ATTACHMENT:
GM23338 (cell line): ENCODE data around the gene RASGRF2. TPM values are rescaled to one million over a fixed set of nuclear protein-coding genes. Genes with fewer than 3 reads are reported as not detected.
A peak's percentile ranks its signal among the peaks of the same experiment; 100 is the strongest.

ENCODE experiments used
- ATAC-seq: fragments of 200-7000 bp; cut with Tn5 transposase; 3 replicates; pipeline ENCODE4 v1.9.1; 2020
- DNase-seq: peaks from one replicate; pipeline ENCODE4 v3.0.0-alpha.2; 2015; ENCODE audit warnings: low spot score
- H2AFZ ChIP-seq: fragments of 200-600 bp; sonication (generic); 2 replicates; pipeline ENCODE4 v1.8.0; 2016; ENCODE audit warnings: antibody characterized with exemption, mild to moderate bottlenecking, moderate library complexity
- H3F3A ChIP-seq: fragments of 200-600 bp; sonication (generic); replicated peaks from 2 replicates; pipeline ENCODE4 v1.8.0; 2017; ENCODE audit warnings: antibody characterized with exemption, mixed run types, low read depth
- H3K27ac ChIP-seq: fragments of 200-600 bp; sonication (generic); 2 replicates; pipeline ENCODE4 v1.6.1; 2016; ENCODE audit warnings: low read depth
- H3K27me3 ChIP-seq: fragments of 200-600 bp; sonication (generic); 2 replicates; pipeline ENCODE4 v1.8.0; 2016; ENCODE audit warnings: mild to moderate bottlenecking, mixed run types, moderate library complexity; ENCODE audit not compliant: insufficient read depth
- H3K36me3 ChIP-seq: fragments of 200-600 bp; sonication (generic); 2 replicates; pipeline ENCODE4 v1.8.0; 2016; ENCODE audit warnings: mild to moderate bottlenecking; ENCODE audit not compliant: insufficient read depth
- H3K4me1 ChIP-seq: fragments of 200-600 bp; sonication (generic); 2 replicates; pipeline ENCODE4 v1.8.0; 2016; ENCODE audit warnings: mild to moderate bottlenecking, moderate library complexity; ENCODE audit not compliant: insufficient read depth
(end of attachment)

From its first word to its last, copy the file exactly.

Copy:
GM23338 (cell line): ENCODE data around the gene RASGRF2. TPM values are rescaled to one million over a fixed set of nuclear protein-coding genes. Genes with fewer than 3 reads are reported as not detected.
A peak's percentile ranks its signal among the peaks of the same experiment; 100 is the strongest.

ENCODE experiments used
- ATAC-seq: fragments of 200-7000 bp; cut with Tn5 transposase; 3 replicates; pipeline ENCODE4 v1.9.1; 2020
- DNase-seq: peaks from one replicate; pipeline ENCODE4 v3.0.0-alpha.2; 2015; ENCODE audit warnings: low spot score
- H2AFZ ChIP-seq: fragments of 200-600 bp; sonication (generic); 2 replicates; pipeline ENCODE4 v1.8.0; 2016; ENCODE audit warnings: antibody characterized with exemption, mild to moderate bottlenecking, moderate library complexity
- H3F3A ChIP-seq: fragments of 200-600 bp; sonication (generic); replicated peaks from 2 replicates; pipeline ENCODE4 v1.8.0; 2017; ENCODE audit warnings: antibody characterized with exemption, mixed run types, low read depth
- H3K27ac ChIP-seq: fragments of 200-600 bp; sonication (generic); 2 replicates; pipeline ENCODE4 v1.6.1; 2016; ENCODE audit warnings: low read depth
- H3K27me3 ChIP-seq: fragments of 200-600 bp; sonication (generic); 2 replicates; pipeline ENCODE4 v1.8.0; 2016; ENCODE audit warnings: mild to moderate bottlenecking, mixed run types, moderate library complexity; ENCODE audit not compliant: insufficient read depth
- H3K36me3 ChIP-seq: fragments of 200-600 bp; sonication (generic); 2 replicates; pipeline ENCODE4 v1.8.0; 2016; ENCODE audit warnings: mild to moderate bottlenecking; ENCODE audit not compliant: insufficient read depth
- H3K4me1 ChIP-seq: fragments of 200-600 bp; sonication (generic); 2 replicates; pipeline ENCODE4 v1.8.0; 2016; ENCODE audit warnings: mild to moderate bottlenecking, moderate library complexity; ENCODE audit not compliant: insufficient read depth